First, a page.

Damned Nonsense

The April Sherman Series follows a young girl growing up in a small town, fundamentalist Christian family.

A Short Story by Bekah Ferguson.

1999

The weekend after Mark Wilson’s visitation, Mom invited her parents (Harold and Joyce Wright), along with my cousin’s family (Kasey’s dad was my mom’s brother), to come for a BBQ on Saturday.  Since it was a hot and sunny day, we all gathered around the patio table in the backyard, enjoying the shade of the parasol. The conversation was happy and light-hearted, until the middle of dessert when Grandma mentioned Mark’s death.

“They were a Christian family, you know,” she said, nodding at my parents.

“Oh, were they? I didn’t realize.” My mom. She seemed to perk up a little at the thought of it. Mom tended to be on the quiet side, reserved. She was skinny too, almost delicate. I once heard my uncle refer to her as “anemic” but wasn’t sure what he meant. I assumed it had to do with her pale skin and lack of energy.

“These things are so dreadful, aren’t they,” Grandma went on, “so very tragic. But God allowed this to happen for a reason. All things work together for good.” A nod of agreement between her and Granddad.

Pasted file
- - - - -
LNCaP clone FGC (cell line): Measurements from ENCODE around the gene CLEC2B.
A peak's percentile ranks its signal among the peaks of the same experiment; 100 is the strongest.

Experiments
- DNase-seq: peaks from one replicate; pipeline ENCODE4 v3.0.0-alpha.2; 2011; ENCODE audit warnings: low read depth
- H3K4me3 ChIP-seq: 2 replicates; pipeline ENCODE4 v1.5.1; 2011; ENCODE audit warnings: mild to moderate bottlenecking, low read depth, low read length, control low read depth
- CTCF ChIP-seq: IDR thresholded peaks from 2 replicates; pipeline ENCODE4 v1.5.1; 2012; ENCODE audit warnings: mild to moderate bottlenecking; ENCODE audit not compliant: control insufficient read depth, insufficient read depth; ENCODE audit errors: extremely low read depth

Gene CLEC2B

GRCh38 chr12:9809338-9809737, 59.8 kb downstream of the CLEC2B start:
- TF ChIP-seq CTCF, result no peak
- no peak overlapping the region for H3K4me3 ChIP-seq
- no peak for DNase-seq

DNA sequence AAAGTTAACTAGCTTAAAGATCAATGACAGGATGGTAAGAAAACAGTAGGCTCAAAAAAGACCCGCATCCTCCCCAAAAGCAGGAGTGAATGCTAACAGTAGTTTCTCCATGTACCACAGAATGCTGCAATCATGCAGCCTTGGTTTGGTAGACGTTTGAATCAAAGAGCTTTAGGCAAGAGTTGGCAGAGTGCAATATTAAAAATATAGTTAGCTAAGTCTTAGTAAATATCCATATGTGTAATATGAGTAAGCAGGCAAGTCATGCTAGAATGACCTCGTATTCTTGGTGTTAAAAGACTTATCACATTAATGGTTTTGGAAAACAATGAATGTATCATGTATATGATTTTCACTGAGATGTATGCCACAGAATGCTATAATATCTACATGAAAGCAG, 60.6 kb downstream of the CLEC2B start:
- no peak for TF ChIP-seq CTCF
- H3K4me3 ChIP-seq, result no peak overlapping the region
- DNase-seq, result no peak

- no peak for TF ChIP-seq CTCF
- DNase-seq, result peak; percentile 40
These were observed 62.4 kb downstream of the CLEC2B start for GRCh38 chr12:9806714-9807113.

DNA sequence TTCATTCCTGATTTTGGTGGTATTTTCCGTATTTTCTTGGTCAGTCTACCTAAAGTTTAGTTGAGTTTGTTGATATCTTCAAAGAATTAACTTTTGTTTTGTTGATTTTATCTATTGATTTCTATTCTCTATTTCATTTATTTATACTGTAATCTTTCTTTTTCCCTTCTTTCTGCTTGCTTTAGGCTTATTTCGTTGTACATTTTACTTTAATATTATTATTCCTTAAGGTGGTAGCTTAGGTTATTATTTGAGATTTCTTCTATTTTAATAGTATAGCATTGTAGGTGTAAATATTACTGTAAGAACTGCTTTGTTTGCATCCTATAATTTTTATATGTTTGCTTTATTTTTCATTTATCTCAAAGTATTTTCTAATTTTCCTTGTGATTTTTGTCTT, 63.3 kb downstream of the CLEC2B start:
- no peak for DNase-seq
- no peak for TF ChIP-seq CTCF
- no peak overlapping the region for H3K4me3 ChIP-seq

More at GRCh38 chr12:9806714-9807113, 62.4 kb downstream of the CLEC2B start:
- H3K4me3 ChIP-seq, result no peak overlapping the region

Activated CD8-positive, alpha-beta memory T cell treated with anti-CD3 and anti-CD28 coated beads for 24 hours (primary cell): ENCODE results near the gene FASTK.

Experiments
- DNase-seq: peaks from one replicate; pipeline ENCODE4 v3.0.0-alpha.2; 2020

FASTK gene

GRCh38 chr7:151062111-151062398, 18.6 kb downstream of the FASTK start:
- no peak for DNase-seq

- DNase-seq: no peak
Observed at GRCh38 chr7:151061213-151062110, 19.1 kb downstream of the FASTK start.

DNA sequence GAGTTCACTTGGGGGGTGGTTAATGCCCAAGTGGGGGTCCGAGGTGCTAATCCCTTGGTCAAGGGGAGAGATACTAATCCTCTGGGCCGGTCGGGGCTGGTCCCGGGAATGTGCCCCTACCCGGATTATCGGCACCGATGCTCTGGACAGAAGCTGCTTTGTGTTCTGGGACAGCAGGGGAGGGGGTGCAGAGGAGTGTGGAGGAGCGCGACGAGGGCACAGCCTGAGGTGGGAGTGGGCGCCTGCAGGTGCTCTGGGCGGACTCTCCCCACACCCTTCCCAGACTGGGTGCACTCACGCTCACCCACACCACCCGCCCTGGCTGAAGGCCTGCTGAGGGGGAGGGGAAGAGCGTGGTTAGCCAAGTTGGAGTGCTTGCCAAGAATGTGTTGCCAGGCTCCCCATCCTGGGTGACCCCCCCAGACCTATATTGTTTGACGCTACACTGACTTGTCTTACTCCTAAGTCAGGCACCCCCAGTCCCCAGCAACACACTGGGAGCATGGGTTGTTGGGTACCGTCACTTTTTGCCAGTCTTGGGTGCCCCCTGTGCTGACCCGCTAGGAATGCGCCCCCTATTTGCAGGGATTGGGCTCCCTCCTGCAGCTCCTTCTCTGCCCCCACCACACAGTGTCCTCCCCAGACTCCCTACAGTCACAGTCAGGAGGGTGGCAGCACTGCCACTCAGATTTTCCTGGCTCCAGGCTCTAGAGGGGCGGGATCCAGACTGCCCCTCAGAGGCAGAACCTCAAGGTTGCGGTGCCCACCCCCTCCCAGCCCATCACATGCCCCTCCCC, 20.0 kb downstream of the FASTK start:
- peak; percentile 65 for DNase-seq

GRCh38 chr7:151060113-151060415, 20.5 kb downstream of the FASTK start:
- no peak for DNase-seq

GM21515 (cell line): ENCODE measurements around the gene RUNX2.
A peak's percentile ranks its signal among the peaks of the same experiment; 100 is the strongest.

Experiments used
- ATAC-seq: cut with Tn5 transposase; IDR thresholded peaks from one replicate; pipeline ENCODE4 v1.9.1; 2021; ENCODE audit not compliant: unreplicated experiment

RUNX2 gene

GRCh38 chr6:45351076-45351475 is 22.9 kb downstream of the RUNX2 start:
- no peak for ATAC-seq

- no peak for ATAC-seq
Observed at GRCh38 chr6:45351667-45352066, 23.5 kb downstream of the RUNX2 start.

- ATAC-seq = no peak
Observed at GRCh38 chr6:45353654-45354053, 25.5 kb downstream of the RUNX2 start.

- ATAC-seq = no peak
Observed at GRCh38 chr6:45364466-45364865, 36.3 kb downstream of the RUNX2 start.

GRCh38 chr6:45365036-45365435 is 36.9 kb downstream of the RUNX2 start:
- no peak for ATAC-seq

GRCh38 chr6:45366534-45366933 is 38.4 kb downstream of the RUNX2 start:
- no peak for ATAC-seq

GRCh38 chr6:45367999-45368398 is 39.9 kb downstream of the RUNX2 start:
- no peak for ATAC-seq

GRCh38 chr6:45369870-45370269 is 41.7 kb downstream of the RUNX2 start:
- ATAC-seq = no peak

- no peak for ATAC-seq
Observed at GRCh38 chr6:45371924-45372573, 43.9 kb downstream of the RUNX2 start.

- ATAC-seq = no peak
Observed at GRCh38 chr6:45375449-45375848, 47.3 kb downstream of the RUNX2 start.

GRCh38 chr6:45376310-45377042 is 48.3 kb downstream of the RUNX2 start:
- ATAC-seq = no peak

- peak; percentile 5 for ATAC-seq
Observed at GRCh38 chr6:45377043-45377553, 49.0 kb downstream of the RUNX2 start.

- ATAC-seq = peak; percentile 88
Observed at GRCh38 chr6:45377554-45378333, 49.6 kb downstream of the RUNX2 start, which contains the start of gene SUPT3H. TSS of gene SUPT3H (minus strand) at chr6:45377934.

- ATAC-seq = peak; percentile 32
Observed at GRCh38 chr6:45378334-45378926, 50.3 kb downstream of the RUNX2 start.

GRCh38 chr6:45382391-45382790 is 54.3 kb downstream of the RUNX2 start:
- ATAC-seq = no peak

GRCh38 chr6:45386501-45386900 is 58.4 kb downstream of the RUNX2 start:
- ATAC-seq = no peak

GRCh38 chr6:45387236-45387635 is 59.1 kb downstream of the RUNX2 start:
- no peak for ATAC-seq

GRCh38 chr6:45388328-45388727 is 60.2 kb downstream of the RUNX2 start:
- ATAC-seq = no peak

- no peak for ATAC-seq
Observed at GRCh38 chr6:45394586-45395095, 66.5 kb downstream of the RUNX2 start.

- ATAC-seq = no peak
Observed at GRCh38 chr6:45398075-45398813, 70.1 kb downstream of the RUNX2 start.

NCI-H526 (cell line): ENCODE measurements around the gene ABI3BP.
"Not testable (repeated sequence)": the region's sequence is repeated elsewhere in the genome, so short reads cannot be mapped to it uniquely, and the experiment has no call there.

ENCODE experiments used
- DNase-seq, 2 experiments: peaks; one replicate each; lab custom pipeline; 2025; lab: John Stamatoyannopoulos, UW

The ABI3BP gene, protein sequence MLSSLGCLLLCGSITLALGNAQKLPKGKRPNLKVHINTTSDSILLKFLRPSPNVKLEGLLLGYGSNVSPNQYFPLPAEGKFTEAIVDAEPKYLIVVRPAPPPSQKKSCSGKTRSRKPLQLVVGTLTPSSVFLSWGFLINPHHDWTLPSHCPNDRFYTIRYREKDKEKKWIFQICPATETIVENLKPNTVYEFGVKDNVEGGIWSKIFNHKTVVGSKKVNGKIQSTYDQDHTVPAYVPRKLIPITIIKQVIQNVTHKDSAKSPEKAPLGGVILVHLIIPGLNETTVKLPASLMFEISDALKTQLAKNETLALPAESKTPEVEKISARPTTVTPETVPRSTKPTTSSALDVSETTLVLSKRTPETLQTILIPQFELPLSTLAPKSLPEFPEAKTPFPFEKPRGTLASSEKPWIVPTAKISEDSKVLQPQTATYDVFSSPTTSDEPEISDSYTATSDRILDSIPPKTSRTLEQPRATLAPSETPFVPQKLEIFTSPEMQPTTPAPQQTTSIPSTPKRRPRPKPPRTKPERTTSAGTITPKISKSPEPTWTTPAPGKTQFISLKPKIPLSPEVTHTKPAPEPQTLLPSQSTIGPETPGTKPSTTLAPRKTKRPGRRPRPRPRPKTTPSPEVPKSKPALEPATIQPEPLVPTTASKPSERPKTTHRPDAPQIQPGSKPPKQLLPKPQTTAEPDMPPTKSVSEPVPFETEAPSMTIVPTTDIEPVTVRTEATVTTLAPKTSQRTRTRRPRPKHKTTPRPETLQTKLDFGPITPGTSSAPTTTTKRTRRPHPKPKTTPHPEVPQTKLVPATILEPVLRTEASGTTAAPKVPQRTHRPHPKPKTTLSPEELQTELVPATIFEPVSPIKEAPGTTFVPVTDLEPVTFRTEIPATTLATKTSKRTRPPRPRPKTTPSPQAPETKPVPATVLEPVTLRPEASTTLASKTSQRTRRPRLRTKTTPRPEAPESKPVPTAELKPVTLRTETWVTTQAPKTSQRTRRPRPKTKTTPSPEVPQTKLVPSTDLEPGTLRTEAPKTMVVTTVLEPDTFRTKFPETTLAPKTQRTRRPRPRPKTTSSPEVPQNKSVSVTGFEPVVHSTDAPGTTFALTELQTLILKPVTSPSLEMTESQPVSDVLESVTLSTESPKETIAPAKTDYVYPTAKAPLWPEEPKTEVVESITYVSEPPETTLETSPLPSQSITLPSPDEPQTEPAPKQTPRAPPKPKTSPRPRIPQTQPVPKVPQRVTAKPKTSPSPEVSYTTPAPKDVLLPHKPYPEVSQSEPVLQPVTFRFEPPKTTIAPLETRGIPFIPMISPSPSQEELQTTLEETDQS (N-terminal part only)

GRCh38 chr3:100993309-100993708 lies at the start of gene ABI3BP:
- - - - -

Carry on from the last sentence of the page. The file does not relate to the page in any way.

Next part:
“A good reason?” Uncle Donald said gruffly, setting down his spoon.

We’d all had sundaes for dessert, though I wasn’t finished mine yet. My younger brother slurped up the melted ice cream from his bowl and asked to be excused, running off to play. Uncle Donald leaned back in his plastic patio chair, eyes narrowed a bit. He was tall and fit, dark gray hair buzz-cut. He looked nothing like my mother.

“A child is dead and you say God allowed it for a good reason,” he repeated. “What kind of loving God lets a child die a senseless death, when he could easily prevent it?”

“God is sovereign,” Grandma replied. “He knows all things and sees all things, and as such, allowed this to happen as part of his big picture plan. One day it will all be made clear and in the meantime, we just have to have faith and trust.”

Granddad bobbed his head up and down. “Yes, yes, that’s right. What the devil intended for evil, God intended for good.” A pleasant smile. “It may well be that this particular family needed this tragedy, in order to grow spiritually. God uses suffering to shape and mold us into saints . . . to draw us closer to him, to teach us to lean on him . . . and to bring himself glory. We can take comfort in that.”